Titration is often used to determine the concentration of a solution. In many cases it is not a simple matter to obtain a pure substance, weigh it accurately, and dissolve it in a volumetric flask as was done in Example 1 of Solution Concentrations. NaOH, for example, combines rapidly with H2O and CO2 from the air, and so even a freshly prepared sample of solid NaOH will not be pure. Its weight would change continuously as CO2(g) and H2O(g) were absorbed. Hydrogen chloride (HCl) is a gas at ordinary temperatures and pressures, making it very difficult to handle or weigh. Aqueous solutions of both of these substances must be standardized; that is, their concentrations must be determined by titration.
EXAMPLE 2 A sample of pure potassium hydrogen phthalate (KHC8H4O4) weighing 0.3421 g is dissolved in distilled water. Titration of the sample requires 27.03 ml NaOH(aq). The titration reaction is
NaOH(aq) + KHC8H4O4(aq) → NaKC8H4O4(aq) + H2O
What is the concentration of NaOH(aq) ?
Solution To calculate concentration, we need to know the amount of NaOH and the volume of solution in which it is dissolved. The former quantity could be obtained via a stoichiometric ratio from the amount of KHC8H4O4, and that amount can be obtained from the mass
The concentration is
or 0.06197 M.
By far the most common use of titrations is in determining unknowns, that is, in determining the concentration or amount of substance in a sample about which we initially knew nothing. The next example involves an unknown that many persons encounter every day.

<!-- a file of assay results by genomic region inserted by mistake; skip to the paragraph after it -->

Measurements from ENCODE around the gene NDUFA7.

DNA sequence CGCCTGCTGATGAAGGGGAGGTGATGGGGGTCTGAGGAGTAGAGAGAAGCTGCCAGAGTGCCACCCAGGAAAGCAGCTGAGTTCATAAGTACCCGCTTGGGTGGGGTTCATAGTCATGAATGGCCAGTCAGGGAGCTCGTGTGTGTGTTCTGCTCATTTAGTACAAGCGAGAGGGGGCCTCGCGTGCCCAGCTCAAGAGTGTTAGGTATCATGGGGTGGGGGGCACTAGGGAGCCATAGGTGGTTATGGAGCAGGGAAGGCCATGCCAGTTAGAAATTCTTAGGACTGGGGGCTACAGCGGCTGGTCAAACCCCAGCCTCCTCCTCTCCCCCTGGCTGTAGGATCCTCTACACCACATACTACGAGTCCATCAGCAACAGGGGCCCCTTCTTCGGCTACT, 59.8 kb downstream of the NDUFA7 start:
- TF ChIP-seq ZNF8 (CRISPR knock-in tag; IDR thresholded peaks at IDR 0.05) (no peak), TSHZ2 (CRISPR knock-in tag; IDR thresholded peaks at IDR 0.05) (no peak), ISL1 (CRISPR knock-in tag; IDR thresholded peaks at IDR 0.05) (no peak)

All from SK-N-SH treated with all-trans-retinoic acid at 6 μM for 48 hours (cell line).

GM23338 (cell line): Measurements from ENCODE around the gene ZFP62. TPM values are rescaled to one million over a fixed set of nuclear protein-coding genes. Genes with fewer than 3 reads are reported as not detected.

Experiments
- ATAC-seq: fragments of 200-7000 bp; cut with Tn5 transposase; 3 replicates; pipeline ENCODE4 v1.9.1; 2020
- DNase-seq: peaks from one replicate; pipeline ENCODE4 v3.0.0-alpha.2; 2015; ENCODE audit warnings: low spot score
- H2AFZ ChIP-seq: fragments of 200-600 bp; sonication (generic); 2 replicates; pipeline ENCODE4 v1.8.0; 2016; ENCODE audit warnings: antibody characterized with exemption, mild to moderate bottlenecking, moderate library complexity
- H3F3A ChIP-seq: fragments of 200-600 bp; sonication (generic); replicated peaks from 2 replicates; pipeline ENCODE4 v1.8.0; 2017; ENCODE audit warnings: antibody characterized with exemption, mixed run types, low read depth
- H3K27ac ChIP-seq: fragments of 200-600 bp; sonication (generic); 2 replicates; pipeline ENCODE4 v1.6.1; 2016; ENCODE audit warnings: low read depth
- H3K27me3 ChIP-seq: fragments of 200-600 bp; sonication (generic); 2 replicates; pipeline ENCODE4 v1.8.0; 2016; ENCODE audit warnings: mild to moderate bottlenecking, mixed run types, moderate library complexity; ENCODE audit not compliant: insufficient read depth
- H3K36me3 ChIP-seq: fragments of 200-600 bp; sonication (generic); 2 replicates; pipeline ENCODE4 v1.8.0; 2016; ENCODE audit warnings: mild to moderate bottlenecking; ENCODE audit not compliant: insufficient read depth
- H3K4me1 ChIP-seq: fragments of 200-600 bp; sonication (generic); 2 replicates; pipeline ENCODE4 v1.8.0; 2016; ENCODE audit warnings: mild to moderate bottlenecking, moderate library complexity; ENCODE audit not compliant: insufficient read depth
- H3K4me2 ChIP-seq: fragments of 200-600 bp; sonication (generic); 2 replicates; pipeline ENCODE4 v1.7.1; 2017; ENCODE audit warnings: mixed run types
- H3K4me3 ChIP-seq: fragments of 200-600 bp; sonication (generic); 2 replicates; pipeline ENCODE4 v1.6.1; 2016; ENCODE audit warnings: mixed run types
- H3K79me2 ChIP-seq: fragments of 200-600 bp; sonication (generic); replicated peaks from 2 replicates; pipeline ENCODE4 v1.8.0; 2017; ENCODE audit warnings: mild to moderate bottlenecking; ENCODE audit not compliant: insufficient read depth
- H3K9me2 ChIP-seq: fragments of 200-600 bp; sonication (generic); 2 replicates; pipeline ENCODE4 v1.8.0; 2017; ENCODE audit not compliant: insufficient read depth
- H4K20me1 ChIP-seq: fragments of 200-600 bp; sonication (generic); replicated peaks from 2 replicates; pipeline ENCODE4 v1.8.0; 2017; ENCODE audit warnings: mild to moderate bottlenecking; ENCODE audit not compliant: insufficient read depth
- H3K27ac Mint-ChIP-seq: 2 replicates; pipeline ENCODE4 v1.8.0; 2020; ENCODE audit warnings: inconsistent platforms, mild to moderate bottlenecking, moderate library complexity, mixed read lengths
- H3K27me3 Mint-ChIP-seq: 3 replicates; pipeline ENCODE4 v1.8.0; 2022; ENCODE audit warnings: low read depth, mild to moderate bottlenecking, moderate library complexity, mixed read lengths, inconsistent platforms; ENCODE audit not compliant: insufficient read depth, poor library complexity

EXAMPLE 3 Vitamin C tablets contain ascorbic acid (C6H8O6) and a starch “filler” which holds them together. To determine how much vitamin C is present, a tablet can be dissolved in water andwith sodium hydroxide solution, NaOH(aq). The equation is
C6H8O6(aq) + NaOH(aq) → Na C6H7O6(aq) + H2O(l)
If titration of a dissolved vitamin C tablet requires 16.85 cm³ of 0.1038 M NaOH, how accurate is the claim on the label of the bottle that each tablet contains 300 mg of vitamin C?
Solution The known volume and concentration allow us to calculate the amount of NaOH(aq) which reacted with all the vitamin C. Using the stoichiometric ratio
we can obtain the amount of C6H8O6. The molar mass converts that amount to a mass which can be compared with the label. Schematically
= 308.0 mg
Note that the molar mass of C6H8O6
can be expressed in milligrams per millimole as well as in grams per mole.
The 308.0 mg obtained in this example is in reasonably close agreement with the manufacturer’s claim of 300 mg. The tablets are stamped out by machines, not weighed individually, and so some variation is expected.